Much was made of Trump’s previous announcement of a “withdrawal” of forces from Syria a while back…..but less seem educated on his reversal and stated intent to use our blood and treasure to “protect the eastern Syrian oil”. So, this apparent ignorance [in the age of Google], coupled with a single news report that they can shoehorn into their partisan narrative……and viola! We have a “Biden invasion”……

The simple fact of the matter, as Google will easily confirm, a National Guard Brigade is currently taking over from the 82nd ABN Brigade that has been here for the last 9 months. These handover/takeovers, or Reliefs in Place [RIP]….necessitate incoming and outgoing equipment and personnel moves. Convoys, air traffic, etc.

Period. Don’t think we should be in Syria? Great! I agree. And if Biden doesn’t divest us from Iraq & Syria, shame on him. But shame on his predecessor as well. Quit making the most rational issues hyper-partisan because you have the sadz that your guy didn’t win re-election.

On Hiatus

No surprise to any one who still checks in here. There’s simply no free time…and no interest to be honest. At least for now.

I’m deployed again, and have been for a bit now. The Iranians and their proxies demand just about all of my attention…which further compels me to wonder why the hell we’re still over here. That we’re here to defend Iraq against ISIS, is a canard that is well past it’s expiration date. We’re here to keep the eastern Syrian oil fields out of the hands of the Syrians themselves [how’s that for respecting someone’s national sovereignty?]. Remember that if we [or a certain ‘third party’] attack Iran in the waning days of the Trump Regime….or if they strike first. If it happens, remember why our sons and daughters were sacrificed…..

At home, the Leftists and the Trump Cultists continue to try and out-stupid themselves in the race to see who can destroy the Republic and piss on the Constitution more, or quicker. Snowflakes and beta-boi’s on both sides….some dressed in black and some in their airsoft finery….all trying to compensate for poor life choices and low self-esteem….make me glad that I can retreat to my homestead upon my departure from one shithole country to return to an emerging shithole country.

Yep, my country is becoming an embarrassing example on par with so many others…..’exceptionalism’ my ass. And, I’ve earned the right to think such.

Another “Endless War” on the Horizon? Part II

Some additional context regarding our inevitable(?) clash with Iran.

As Iran counts down the minutes to the end of an arms embargo so that it can begin importing much-needed technology and dual-use equipment for weapons, a senior US official alleged that it is resuming work with North Korea on long-range missiles. Iran also could have enough material for a nuclear weapon by the end of the year. The report was part of a larger Reuters report about new US sanctions against up to two dozen people and entities that will be slapped onto Iran. The US has urged the UN to snap back sanctions on Iran after Washington says Iran violated a 2015 deal.Iran has circled the wagons and brought in the Russians, China, Turkey, the EU and many other countries to oppose the US attempts to put more sanctions on. The US allegation about the long-range missile work is linked to other US claims that Iran has violated agreements linked to ballistic missile development. Iran says it can build whatever it wants. It recently put a military satellite into space. – Link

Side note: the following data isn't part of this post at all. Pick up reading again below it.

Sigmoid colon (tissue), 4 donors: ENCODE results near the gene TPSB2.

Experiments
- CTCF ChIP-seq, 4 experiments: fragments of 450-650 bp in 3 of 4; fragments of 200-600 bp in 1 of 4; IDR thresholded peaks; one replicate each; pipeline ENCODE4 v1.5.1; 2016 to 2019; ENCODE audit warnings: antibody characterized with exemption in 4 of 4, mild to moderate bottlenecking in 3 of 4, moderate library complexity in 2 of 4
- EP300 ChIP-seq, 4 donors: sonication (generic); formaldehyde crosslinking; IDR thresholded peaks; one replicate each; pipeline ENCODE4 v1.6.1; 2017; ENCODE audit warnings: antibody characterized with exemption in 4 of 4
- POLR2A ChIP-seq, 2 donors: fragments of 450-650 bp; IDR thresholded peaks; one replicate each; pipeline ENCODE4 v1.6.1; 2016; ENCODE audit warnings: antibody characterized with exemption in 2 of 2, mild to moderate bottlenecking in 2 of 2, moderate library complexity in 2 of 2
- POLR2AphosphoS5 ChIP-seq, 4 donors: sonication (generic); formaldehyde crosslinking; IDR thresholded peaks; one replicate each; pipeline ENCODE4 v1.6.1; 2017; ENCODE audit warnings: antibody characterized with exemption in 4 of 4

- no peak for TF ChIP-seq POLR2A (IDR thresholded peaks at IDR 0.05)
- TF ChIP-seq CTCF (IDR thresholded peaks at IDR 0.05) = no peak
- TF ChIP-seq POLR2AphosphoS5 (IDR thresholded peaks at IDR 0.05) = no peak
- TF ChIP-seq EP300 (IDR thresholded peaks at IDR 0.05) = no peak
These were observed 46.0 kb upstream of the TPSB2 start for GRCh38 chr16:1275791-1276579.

So, great. We helped accelerate Iran ‘s nuclear program.

With the announcement earlier this month that the United States will withdraw thousands of its troops from Iraq, Iran and its Shia Islamist proxies have hailed the decision as a victory of their “Axis of Resistance”. 

Undoubtedly, this will mean that the Iraqi Shia militias who work hand-in-glove with Tehran’s Islamic Revolutionary Guard Corps (IRGC) will feel emboldened by a reduction of capable enemies on their doorstep, and will seek to expand their power and influence even further.

However, this also raises a question of the relevance of the Shia militias in Iraqi politics, particularly those who serve under the banner of the Baghdad-sanctioned but Tehran-backed Popular Mobilisation Forces (PMF).

A large part of their existence is based upon their rhetoric of resisting a foreign occupier and combating the Islamic State (IS) group which has been formally declared as defeated since 2017.

With their raison d’être now undermined, and early elections called for 2021, fears are growing that the PMF and Iran are simply seeking to entrench a pro-Tehran regime in Baghdad, completely undermining Iraqi self-determination and sovereignty. – Link

Interesting times lay ahead for Iraq, and our involvement within, until China supersedes our shaky ‘alliance’ anyway. Our forces inside Iraq and Syria have defensive capability, but are not remotely configured for the offense. Which fuels my inclination that force drawdowns in Iraq could be part of the war with Iran equation….to not leave them sitting as targets when things go sideways. No such drawdown in Syria however, where both IRGC and PMF forces are also present [IRGC in greater numbers than Iraq].